Accelerated rates of glacier melt have been predicted even before but the latest study challenges the near-term stability of global sea levels arising from melt waters Reuters

Retired Nasa scientist James Hansen who first rang the climate alarm bell in 1988, is now back with a study that points to major sea level rise in the next 50 years owing to speeding up of glacier melt.

In what Hansen says is his most important paper on climate change, he claims glaciers in Greenland and Antarctica will melt 10 times faster than previous consensus estimates, resulting in sea level rise of at least 10 feet in as little as 50 years.

Referring to a feedback loop in the ocean near Antarctica that results in cooler freshwater from melting glaciers forcing warmer, saltier water underneath the ice sheets, speeding up the melting rate, Hansen says his study implies change far beyond previous consensus estimates given by the IPCC and others.

Now with Columbia University's Earth Institute, Hansen has published with 16 other researchers, the new study that talks of alarming sea-level rise and intense storm systems. The study is expected to generate much controversy, as it challenges the UN Intergovernmental Panel on Climate Change (IPCC) findings published in its latest assessment of the state of climate science, published in 2013.

Hansen and his colleagues suggest that the time for ice loss from West Antarctica to double is as short as 10 years, indicating a nonlinear process that could trigger major sea level rise in 50-200 years.

The IPCC assumed more of a linear process that suggests only about one meter of sea-level rise, at most, by 2100.

The 2 degrees Celsius global warming is "highly dangerous", they warn.

The paper, entitled "Ice melt, sea level rise and superstorms: evidence from paleoclimate data, climate modelling, and modern observations that 2 ◦C global warming is highly dangerous" appeared online in Atmospheric Chemistry and Physics Discussion, an open-access journal published by the European Geosciences Union where peer review process follows publishing.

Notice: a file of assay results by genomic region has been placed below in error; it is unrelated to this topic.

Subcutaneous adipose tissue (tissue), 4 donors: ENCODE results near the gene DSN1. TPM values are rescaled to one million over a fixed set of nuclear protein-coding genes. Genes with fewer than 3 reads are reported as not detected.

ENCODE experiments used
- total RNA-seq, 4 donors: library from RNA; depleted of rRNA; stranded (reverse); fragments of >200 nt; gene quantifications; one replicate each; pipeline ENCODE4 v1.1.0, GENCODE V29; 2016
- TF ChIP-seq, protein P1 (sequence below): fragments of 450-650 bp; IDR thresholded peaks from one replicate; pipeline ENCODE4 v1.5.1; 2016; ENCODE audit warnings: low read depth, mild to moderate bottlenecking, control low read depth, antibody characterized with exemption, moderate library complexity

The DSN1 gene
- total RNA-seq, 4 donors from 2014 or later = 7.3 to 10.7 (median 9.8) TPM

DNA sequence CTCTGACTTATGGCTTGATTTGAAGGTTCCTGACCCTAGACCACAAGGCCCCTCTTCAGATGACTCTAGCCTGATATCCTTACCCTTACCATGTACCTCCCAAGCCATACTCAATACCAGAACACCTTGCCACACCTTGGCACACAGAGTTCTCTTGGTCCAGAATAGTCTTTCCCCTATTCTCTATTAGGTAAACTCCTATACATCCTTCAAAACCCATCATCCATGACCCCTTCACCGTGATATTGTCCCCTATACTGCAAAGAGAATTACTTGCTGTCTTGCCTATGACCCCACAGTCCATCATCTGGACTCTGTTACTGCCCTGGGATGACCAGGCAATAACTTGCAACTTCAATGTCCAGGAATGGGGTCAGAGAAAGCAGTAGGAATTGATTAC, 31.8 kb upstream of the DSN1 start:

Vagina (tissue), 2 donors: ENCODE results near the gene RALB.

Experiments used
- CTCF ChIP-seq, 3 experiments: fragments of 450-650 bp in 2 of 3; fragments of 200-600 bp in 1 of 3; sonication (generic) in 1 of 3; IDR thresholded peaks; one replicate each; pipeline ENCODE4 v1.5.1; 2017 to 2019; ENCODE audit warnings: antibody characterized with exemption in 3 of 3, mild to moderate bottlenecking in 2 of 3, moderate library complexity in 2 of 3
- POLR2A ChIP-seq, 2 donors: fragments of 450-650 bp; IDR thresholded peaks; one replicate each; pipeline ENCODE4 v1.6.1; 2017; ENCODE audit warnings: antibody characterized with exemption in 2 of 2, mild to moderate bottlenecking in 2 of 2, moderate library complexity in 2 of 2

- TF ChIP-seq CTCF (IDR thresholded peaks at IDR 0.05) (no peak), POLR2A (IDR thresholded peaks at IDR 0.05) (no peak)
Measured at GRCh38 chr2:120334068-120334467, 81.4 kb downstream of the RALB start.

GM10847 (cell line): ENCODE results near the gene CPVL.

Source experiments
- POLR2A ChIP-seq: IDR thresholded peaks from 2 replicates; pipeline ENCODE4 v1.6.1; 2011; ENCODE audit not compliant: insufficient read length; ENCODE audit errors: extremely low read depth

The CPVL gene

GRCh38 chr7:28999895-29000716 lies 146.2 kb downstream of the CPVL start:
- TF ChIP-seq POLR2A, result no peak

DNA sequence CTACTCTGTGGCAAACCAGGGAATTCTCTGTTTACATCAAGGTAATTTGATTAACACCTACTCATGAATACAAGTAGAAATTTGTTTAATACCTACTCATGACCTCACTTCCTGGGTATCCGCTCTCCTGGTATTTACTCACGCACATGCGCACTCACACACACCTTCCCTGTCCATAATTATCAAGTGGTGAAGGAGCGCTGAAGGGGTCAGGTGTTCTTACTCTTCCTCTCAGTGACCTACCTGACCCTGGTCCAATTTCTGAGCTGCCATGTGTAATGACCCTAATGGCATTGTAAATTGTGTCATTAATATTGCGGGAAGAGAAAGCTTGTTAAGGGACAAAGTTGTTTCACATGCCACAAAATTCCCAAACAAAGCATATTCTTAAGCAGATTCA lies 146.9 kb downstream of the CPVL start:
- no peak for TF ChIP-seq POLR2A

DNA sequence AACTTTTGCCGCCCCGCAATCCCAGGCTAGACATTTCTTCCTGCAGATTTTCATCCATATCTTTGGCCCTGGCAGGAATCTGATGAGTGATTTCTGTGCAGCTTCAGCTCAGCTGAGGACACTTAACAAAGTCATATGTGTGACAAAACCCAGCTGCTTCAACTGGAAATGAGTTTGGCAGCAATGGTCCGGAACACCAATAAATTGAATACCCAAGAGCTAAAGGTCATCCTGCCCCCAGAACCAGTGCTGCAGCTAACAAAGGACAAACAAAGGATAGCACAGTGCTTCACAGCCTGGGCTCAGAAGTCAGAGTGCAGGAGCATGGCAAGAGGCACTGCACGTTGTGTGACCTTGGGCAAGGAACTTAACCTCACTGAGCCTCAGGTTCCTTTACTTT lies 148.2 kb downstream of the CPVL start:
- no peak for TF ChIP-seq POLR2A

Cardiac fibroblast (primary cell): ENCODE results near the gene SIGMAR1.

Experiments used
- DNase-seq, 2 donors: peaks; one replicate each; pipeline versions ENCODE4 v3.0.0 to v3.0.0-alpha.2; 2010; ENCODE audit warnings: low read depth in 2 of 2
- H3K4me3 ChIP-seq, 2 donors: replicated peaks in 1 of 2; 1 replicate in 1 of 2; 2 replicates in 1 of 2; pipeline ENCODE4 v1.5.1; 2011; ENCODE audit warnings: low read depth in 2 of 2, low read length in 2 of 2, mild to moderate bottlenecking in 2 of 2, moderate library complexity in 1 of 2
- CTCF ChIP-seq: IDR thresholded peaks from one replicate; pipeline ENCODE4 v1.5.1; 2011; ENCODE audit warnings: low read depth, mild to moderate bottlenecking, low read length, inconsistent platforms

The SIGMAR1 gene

The paper suggests that major ice loss from both Antarctica and Greenland will change the circulation of the oceans with warm waters trapped below cold surface layers, increase the temperature difference between latitudes and lead to storms.

Michael Mann, a climate researcher at Penn State University who reviewed the paper, told Star Tribune that "their case is most compelling when it comes to the matter of West Antarctic ice sheet collapse and the substantial sea level rise that would result".

Kevin Trenberth of the National Center for Atmospheric Research strongly criticised the study, saying that "there are way too many assumptions and extrapolations for anything here to be taken seriously other than to promote further studies".

However, there are many who believe the IPCC estimates are far too conservative. Greg Holland, a climate and hurricane researcher at the National Center for Atmospheric Research, who has also reviewed the Hansen study, believes the truth lies "somewhere between IPCC and Jim".

The melt rate of glaciers in west Antarctica has tripled in the last decade. The glaciers lost water equivalent to Mt Everest's-worth every two years over the last 21 years, said an UCI Nasa study using four measurement techniques.

Small glaciers on the Antarctic land are very sensitive to temperature increases and could disappear in 200 years, said a Royal Holloway study.

The second largest body of ice on Earth, the Greenland ice sheet shed about 243 gigatonnes of ice per year from 2003-09, said a Buffalo study using satellite data for the period.

Climate change has seen some fierce debates in recent times with many nay-sayers shown to be funded by the oil industry.

Mysterious deaths

Interestingly, a Cambridge professor has raised suspicion of foul play in the deaths of three climate scientists in 2013.

The physicist Peter Wadhams told media he suspected the trio were assassinated probably by the oil lobby for their studies that pointed to fast rates of ice melt.

He also said in the following weeks he himself almost died from an accident in which a lorry tried to force him off the road.

Wadhams has been among scientists presenting extreme ice melts from global warming. A recent study noted that the total volume of Arctic ice had increased by 40% in 2013. But Wadhams claims that the Arctic could be without ice by the end of this summer.